Moon has eight phases which are defined based on its appearance to people on earth:
1. new moon - at this phase moon is approximately aligned between sun and earth. we actually can not see the moon
2. Waxing crescent - this is when we see the crescent moon growing - waxing means growing
3. First quarter - though the phase is named first quarter - we see a half moon at this stage
4. Waxing Gibbous - this is the phase that moon appearance changes from half moon to full moon - what we see is more than half moon. Gibbous means
5. Full Moon (2nd quarter) - we see the full moon. This is when the earth is aligned between moon and the Sun
6. Waning Gibbous - this when the moon appearance shrinks from full moon to half moon. Waning means shrinking
7. Third Quarter - it is half moon again
8. Waning Crescent - this is when we see the crescent moon shrinking - until it disappears from view - we return to new moon.
New/Full Moon happens when Sun, Earth and Moon align approximately. The reason that the Moon does not block the Sun at new Moon phase, and the Earth does not block the Sun at full Moon phase, is that the moon's orbit about the earth is about 5 degrees off from the earth-sun orbital plane.However, at special times during the year, the earth, moon, and sun do in fact "line up". When the moon blocks the sun or a part of it, it's called a solar eclipse, and it can only happen during the new moon phase. When the earth casts a shadow on the moon, it's called a lunar eclipse, and can only happen during the full moon phase. Roughly 4 to 7 eclipses happen in any given year, but most of them minor or "partial" eclipses. Major lunar or solar eclipses are relatively uncommon.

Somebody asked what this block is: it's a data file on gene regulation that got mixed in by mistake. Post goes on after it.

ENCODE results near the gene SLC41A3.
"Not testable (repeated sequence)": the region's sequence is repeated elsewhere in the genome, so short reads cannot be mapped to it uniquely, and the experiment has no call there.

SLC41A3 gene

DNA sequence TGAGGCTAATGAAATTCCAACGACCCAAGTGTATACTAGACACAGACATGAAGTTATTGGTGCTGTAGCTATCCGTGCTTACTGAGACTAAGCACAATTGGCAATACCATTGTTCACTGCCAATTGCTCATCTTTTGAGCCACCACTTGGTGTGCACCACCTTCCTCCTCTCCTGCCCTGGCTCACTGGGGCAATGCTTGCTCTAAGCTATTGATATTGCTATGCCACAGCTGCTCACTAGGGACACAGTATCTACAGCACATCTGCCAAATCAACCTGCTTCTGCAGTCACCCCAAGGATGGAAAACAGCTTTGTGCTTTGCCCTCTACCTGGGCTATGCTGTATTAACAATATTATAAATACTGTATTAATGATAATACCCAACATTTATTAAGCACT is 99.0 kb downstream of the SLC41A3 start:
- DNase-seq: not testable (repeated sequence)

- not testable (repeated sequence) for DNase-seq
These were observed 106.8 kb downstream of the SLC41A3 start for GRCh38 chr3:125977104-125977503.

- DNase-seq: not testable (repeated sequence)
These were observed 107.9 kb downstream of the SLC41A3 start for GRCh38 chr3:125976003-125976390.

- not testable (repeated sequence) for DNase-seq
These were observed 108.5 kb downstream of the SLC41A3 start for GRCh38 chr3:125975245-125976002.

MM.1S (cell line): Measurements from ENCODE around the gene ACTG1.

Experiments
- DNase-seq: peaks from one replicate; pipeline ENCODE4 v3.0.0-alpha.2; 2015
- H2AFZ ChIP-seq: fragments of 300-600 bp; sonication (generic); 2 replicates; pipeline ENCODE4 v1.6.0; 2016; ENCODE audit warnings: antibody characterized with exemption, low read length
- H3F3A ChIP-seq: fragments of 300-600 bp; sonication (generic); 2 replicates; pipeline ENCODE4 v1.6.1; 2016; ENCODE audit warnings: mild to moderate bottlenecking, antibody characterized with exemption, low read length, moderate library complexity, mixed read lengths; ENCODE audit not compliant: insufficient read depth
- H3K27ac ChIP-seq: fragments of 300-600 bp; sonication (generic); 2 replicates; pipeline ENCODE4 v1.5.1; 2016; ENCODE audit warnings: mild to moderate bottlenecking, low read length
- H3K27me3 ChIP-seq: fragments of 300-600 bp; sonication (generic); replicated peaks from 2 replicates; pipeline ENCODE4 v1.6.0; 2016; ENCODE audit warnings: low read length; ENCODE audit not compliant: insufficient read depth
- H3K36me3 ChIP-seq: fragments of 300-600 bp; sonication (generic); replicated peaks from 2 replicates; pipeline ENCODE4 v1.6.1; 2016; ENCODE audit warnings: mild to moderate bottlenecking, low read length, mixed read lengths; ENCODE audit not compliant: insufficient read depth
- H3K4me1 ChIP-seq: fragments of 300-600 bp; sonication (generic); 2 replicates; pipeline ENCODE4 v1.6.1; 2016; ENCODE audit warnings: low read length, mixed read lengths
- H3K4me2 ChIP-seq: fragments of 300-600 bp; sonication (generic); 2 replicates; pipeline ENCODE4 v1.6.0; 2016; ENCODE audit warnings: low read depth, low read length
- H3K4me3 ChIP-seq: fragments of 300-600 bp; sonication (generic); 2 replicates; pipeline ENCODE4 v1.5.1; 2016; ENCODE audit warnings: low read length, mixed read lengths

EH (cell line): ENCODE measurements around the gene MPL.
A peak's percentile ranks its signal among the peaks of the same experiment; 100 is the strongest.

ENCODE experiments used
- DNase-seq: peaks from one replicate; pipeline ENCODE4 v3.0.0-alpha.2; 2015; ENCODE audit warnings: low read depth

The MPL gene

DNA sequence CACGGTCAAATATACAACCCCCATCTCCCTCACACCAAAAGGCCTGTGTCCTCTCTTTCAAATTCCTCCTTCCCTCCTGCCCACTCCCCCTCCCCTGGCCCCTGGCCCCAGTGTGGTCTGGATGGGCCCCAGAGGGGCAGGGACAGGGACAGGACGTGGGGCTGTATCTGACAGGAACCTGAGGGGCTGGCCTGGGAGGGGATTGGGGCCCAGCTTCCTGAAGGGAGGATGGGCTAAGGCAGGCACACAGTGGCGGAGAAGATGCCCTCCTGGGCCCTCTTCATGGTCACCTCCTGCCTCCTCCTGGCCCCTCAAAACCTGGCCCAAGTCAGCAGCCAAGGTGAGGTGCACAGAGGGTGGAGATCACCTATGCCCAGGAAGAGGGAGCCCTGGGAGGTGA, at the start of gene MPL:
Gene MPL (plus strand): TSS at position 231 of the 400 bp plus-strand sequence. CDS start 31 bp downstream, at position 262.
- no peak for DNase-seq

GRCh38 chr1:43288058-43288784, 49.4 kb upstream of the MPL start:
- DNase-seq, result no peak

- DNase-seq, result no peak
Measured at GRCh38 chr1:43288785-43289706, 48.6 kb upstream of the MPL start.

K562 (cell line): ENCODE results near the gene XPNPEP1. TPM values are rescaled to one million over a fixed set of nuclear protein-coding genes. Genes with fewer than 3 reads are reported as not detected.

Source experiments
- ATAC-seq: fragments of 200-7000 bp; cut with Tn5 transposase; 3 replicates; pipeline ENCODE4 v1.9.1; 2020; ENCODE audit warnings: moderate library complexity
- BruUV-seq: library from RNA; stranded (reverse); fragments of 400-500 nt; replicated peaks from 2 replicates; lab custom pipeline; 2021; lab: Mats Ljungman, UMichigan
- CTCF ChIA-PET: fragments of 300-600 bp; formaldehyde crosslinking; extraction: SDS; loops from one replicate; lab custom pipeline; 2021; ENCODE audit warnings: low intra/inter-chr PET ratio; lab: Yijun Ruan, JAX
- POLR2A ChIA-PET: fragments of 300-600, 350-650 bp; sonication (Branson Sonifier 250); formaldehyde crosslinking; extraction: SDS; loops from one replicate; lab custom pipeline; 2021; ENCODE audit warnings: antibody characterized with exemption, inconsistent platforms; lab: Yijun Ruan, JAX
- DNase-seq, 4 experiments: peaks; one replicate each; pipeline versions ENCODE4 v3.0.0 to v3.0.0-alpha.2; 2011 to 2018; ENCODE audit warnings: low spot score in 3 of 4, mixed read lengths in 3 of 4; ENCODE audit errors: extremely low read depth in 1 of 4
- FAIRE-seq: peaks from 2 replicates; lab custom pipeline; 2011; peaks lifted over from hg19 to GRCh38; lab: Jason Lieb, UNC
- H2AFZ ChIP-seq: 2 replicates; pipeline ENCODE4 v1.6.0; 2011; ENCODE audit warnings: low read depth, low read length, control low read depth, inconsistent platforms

The Moon-Earth-Sun forms 90 degree angle at 1st quarter and 3rd quarter.
What is the difference between super Moon and other full Moon?
Due to the moon's egg-shaped orbit, our natural satellite is at perigee—its closest approach to Earth—about once a month. The term "supermoon" was coined in 1979 to describe a full moon that coincides with perigee. (Apogee, when the moon is farthest from us, also occurs on a roughly monthly schedule.)
On May 5, last Saturday, the moon was 221,801 miles (356,955 kilometers) from our planet—and just minutes away from of the official full moon phase, at 11:35 p.m. ET. "As a consequence, this translates into it appearing as much as 16 percent bigger and 30 percent brighter than other full moons of 2012"
Watching Super Moon
Around 9:30pm May, 5, Nicholas was about to go to bed when his Mom reminded everyone "super Moon, anybody?". Yeah! The whole family rushed out of the front door.
It was a clear night, with light breezy. It felt really nice outside. The super moon was right in front of us in the Southeast sky, over our cross street neighbor's roof. It was quite a sight, the Moon was full with a Halo around it due to the wind.
We stayed outside for a minute or two to enjoy the weather and the Moon. Then we decided to take a picture of it. It was not easy - our advanced Nikon camera could not record the real image in the sky, somehow, the camera automatically light up the sky in the photo; our "aim-and-shot" Sony actually could capture the Super Moon well because it has a moon setting.
The exposure time for taking the picture was long - I could not hold my hand steady and the moon was blurred in the pictures; Lily gave it a try and she got a really good picture, as good as the one I took later using a tripod!!
A fascinating interlude for an otherwise routine day!!